A fast-moving wildfire, named the Highland Fire, ignited in a rural area southeast of Los Angeles, Southern California, leading to the evacuation of thousands of residents. Here’s what we know about the situation:
The fire was first reported at around 12:45 p.m. on a dry, windy day in the Aguanga area of Riverside County. The blaze quickly spread across more than 2,200 acres of land, and as of Tuesday morning, it remained uncontained.
In response to the wildfire, authorities ordered evacuations for approximately 1,300 homes, affecting about 4,000 residents. The fire department confirmed that three buildings had been destroyed, and six others were damaged, though it was unclear if these structures were homes. Fortunately, no injuries have been reported.
Over 300 firefighters were dispatched to the scene to battle the flames.
The Highland Fire was fueled by Santa Ana winds, which were blowing at speeds of 20 to 25 miles per hour. These strong winds carried the fire and embers through dry grass and brush that had been further dried out due to recent winds and low humidity. Although the area is not densely populated, it does contain horse ranches and a large mobile home site.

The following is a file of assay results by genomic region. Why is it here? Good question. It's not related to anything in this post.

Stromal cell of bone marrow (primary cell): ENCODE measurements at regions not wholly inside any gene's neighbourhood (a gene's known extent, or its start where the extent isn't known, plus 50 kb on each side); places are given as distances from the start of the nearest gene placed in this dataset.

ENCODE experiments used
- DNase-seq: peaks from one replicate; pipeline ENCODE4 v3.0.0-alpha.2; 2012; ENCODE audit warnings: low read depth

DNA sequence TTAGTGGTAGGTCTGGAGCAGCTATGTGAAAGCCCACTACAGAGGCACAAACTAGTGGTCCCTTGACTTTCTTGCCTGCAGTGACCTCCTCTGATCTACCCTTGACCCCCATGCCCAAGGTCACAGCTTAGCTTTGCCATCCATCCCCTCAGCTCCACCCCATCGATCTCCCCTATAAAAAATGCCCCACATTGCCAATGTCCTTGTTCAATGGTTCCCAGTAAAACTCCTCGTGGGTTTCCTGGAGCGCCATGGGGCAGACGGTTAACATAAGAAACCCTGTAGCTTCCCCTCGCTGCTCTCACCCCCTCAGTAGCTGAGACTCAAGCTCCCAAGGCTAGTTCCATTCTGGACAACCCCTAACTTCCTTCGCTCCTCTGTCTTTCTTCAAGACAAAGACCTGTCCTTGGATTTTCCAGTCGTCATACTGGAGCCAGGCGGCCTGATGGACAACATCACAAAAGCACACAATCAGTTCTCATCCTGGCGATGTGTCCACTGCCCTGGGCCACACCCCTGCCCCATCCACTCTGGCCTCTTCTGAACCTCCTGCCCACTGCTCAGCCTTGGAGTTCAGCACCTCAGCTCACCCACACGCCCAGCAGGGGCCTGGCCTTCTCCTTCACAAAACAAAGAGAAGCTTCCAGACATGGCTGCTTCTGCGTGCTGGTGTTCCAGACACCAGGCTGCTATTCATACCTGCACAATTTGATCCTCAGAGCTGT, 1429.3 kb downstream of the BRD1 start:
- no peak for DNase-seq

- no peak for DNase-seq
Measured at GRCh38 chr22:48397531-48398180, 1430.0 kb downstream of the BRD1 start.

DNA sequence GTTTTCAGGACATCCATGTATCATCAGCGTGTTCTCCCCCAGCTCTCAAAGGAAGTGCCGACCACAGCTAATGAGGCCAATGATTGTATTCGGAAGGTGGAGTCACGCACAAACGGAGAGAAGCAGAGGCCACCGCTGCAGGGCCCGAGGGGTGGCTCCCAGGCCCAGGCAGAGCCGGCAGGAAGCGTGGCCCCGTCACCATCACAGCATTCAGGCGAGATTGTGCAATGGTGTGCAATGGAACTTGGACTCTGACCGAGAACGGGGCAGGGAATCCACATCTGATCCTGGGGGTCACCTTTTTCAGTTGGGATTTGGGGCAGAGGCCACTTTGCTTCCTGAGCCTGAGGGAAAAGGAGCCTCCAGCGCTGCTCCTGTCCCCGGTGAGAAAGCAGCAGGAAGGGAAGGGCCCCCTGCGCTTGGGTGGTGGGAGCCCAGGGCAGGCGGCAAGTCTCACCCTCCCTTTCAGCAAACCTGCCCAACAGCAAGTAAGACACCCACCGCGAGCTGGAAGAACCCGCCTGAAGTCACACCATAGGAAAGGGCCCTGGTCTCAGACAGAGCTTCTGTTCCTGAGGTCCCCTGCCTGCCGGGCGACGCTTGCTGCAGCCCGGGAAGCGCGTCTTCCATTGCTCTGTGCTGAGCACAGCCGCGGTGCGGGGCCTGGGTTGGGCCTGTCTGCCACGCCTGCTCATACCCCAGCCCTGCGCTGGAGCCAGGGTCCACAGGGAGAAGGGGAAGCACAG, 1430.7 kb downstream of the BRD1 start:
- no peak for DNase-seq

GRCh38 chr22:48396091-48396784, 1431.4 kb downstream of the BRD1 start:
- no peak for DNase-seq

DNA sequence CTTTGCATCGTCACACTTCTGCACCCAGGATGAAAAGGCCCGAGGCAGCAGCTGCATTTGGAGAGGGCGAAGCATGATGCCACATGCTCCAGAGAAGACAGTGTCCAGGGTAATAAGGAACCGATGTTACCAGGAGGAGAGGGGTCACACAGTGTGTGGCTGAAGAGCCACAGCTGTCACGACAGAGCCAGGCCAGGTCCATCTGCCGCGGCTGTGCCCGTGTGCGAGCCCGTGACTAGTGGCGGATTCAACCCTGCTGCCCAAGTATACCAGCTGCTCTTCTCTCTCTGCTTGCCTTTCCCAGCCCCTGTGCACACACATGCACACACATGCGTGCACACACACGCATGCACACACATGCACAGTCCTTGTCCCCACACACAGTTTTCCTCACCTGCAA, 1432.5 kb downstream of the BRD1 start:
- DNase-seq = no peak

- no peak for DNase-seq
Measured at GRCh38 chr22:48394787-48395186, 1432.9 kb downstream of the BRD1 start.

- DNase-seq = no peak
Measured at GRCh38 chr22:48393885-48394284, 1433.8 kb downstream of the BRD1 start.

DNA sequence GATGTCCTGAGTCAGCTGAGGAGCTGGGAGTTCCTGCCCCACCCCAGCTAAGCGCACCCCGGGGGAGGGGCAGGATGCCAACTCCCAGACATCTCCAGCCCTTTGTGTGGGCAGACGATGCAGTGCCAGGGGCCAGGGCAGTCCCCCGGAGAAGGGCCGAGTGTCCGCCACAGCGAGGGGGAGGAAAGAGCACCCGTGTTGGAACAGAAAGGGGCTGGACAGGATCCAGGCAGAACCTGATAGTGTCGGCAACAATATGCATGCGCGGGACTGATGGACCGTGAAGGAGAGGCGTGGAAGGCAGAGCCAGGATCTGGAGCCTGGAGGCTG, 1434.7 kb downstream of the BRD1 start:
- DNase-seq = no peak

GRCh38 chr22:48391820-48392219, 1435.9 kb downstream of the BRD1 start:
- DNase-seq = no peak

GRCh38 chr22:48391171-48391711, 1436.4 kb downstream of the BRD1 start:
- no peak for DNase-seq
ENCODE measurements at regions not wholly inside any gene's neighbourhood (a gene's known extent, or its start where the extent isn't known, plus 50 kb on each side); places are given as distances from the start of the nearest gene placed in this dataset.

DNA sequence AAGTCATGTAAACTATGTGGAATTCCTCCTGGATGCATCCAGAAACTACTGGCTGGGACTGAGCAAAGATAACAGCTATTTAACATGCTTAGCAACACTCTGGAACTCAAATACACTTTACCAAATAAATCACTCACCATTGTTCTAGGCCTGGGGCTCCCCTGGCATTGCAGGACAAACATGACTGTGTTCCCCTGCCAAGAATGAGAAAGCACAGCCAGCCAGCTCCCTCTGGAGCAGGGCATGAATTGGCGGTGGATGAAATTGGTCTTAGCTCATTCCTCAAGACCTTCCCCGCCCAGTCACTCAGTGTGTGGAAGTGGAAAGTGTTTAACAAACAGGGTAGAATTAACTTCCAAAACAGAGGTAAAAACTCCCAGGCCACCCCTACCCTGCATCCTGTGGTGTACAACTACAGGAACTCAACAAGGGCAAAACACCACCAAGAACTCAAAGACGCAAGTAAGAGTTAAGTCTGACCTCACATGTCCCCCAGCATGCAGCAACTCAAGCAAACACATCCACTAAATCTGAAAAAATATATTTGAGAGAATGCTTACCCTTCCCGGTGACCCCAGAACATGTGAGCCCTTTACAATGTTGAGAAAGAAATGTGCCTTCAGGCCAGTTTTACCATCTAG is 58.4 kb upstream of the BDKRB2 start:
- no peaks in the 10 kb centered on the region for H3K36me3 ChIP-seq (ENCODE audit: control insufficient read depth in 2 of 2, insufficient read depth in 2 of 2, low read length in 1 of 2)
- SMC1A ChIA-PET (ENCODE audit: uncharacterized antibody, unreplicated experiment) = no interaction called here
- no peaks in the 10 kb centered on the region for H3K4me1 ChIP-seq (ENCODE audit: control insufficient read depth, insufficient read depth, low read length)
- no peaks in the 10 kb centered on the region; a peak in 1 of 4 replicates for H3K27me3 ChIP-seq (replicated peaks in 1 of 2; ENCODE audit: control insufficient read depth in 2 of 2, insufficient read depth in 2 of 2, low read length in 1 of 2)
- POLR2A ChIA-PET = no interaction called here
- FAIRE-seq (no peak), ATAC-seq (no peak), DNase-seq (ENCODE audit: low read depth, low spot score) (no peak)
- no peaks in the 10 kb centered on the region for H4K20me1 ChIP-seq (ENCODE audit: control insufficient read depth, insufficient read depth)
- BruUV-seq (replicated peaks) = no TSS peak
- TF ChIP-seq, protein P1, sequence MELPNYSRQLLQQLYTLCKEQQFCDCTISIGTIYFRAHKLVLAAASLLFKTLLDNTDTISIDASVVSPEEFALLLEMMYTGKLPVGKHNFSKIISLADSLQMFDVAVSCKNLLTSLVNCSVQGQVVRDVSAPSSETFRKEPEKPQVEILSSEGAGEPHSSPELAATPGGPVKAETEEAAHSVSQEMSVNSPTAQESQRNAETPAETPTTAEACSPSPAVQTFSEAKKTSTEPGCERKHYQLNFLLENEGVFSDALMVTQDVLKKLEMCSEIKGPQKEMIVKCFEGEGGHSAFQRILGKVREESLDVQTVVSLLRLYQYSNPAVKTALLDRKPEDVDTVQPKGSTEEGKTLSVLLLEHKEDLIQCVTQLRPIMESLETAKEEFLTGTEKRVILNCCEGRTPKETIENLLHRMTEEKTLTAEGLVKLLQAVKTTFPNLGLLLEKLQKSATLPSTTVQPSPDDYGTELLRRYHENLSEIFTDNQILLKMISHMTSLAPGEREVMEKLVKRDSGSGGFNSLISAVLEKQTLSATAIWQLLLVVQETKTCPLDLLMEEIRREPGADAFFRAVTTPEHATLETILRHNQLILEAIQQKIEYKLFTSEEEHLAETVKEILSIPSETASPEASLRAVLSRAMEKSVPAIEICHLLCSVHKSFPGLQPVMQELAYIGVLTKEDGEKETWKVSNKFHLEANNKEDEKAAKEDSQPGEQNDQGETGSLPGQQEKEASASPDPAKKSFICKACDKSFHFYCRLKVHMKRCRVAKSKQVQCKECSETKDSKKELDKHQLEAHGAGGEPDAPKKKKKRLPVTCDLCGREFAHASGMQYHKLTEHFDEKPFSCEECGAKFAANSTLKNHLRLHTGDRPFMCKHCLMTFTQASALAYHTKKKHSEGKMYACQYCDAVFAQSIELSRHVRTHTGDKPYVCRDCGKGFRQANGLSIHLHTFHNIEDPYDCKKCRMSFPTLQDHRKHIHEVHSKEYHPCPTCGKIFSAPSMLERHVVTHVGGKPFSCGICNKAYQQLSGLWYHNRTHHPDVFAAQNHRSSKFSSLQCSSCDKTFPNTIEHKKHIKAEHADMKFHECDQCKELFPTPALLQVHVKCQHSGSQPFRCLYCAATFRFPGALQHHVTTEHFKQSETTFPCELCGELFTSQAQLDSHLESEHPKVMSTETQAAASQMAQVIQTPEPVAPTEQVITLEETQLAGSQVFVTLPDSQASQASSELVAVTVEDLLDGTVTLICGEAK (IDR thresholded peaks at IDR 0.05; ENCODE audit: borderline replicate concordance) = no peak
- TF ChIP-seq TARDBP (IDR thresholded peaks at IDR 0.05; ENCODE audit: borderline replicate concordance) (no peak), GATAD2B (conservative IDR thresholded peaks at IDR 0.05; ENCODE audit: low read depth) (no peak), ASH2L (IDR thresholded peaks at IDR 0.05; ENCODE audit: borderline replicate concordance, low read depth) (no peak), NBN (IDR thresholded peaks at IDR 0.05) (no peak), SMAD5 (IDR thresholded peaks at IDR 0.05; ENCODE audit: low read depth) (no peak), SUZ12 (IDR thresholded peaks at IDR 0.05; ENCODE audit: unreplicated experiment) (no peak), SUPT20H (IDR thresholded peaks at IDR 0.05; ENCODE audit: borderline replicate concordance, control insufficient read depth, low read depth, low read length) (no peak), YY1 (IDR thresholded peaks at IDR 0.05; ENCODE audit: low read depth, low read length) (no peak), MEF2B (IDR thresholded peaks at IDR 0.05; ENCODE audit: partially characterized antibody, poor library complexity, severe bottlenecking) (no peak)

The Santa Ana winds are notorious for being dry and dust-laden, originating in inland desert regions and often sweeping across the Pacific Coast. They have historically played a significant role in the ignition and spread of massive fires in California.
The National Weather Service issued a wind advisory for several areas near and around San Bernardino and Riverside County, which remained in effect until 8 p.m. PDT on Tuesday. The advisory warned of winds at speeds of 15 to 25 mph, with gusts of up to 50 mph. The foothills and adjacent valleys were expected to experience the strongest winds.
Residents in these areas were advised to secure outdoor objects and exercise caution when driving due to the challenging wind conditions. The wildfire serves as a reminder of the ongoing threat of wildfires in California, especially during periods of high winds and dry conditions.